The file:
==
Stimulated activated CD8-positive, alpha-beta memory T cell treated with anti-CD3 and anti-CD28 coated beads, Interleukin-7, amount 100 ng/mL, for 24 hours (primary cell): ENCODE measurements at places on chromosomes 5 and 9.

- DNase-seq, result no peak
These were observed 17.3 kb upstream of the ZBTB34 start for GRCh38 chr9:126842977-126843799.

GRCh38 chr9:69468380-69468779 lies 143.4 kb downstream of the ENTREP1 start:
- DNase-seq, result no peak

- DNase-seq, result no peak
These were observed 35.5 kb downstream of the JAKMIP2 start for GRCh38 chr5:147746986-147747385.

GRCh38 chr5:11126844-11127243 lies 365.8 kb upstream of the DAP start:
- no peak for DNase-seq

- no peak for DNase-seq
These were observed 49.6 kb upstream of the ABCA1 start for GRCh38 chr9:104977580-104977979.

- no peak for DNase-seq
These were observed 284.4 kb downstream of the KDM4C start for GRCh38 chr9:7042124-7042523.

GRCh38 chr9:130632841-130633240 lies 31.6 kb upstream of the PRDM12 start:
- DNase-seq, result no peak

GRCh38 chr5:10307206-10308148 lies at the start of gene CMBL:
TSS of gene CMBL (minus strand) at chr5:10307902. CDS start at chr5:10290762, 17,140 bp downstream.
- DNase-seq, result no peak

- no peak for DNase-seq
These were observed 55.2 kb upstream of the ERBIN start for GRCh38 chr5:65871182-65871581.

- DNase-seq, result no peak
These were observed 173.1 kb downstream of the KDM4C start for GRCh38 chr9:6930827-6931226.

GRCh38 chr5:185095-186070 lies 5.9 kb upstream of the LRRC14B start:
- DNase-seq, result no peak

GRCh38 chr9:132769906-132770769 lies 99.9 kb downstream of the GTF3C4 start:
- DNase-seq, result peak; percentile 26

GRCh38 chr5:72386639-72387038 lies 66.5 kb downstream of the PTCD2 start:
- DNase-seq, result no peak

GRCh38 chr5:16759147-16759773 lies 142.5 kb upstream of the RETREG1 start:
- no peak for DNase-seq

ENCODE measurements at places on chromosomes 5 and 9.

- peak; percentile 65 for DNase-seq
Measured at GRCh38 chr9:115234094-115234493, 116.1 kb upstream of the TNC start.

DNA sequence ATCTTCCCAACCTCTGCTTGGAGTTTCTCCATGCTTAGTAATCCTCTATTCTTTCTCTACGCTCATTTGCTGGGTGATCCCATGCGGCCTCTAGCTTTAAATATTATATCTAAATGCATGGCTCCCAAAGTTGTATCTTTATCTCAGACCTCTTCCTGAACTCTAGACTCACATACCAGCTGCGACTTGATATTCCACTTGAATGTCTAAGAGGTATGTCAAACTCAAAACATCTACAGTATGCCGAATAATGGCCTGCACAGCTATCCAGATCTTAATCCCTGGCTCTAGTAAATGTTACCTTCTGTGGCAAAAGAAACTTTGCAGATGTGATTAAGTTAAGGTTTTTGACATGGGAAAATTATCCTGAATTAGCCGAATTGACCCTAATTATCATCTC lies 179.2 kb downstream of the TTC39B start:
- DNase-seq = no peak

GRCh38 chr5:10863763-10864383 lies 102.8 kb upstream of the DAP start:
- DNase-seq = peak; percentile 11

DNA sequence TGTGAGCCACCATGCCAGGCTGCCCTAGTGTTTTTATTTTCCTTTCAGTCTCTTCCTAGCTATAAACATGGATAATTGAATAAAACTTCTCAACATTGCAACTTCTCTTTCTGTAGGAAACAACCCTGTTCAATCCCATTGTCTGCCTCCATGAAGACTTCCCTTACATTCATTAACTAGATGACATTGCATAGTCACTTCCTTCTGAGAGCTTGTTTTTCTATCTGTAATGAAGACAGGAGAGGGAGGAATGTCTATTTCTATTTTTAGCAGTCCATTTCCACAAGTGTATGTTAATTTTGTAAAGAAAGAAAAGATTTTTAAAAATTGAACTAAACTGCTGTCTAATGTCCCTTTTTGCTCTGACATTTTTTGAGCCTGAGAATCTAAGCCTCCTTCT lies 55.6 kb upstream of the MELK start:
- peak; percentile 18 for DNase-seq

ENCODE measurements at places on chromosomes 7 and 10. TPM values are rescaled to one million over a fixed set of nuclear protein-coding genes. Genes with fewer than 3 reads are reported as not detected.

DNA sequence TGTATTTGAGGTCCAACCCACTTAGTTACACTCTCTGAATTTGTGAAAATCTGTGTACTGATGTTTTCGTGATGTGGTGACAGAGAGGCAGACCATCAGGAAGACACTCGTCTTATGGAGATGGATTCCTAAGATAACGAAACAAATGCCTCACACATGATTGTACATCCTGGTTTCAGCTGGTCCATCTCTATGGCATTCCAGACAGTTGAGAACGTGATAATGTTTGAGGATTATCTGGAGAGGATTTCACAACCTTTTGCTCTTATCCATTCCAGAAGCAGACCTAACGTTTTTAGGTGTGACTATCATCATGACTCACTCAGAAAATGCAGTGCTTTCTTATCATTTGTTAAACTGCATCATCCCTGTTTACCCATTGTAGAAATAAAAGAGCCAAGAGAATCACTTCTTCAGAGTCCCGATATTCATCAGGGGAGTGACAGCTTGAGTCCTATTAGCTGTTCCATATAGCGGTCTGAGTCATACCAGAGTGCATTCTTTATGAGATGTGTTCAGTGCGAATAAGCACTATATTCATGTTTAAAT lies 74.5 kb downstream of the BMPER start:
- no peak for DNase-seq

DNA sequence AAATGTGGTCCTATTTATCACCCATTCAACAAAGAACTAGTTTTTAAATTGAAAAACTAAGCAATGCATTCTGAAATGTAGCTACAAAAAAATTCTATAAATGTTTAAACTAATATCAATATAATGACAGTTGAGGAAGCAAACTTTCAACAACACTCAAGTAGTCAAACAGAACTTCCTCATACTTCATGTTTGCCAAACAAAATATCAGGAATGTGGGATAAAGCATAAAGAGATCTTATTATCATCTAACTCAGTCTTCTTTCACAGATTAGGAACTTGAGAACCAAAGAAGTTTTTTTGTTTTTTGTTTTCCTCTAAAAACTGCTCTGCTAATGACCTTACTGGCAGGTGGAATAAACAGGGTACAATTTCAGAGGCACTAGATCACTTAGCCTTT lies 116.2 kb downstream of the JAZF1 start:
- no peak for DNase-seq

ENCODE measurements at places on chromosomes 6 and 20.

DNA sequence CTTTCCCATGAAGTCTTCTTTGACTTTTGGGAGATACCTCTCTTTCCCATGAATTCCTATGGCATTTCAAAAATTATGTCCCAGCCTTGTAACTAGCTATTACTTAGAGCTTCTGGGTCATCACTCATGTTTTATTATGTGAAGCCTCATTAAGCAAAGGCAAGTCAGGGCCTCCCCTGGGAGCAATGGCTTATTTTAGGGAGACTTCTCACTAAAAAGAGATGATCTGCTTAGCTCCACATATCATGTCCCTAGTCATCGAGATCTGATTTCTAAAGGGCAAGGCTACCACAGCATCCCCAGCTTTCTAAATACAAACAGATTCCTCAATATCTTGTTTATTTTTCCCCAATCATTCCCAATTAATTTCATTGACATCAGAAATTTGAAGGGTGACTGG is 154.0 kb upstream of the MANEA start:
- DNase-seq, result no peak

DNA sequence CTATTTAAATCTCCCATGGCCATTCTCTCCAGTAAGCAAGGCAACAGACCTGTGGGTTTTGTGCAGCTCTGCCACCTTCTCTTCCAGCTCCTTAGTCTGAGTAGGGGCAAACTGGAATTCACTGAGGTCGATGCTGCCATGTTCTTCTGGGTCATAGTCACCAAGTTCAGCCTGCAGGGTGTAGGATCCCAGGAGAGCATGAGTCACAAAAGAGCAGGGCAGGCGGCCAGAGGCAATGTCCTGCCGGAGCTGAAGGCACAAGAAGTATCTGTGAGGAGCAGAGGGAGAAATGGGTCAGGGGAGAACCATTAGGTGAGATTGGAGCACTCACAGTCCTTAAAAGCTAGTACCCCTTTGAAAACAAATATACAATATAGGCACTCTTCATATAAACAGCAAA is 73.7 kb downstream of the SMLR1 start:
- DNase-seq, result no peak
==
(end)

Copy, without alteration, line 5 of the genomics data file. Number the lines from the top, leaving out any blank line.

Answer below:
- DNase-seq, result no peak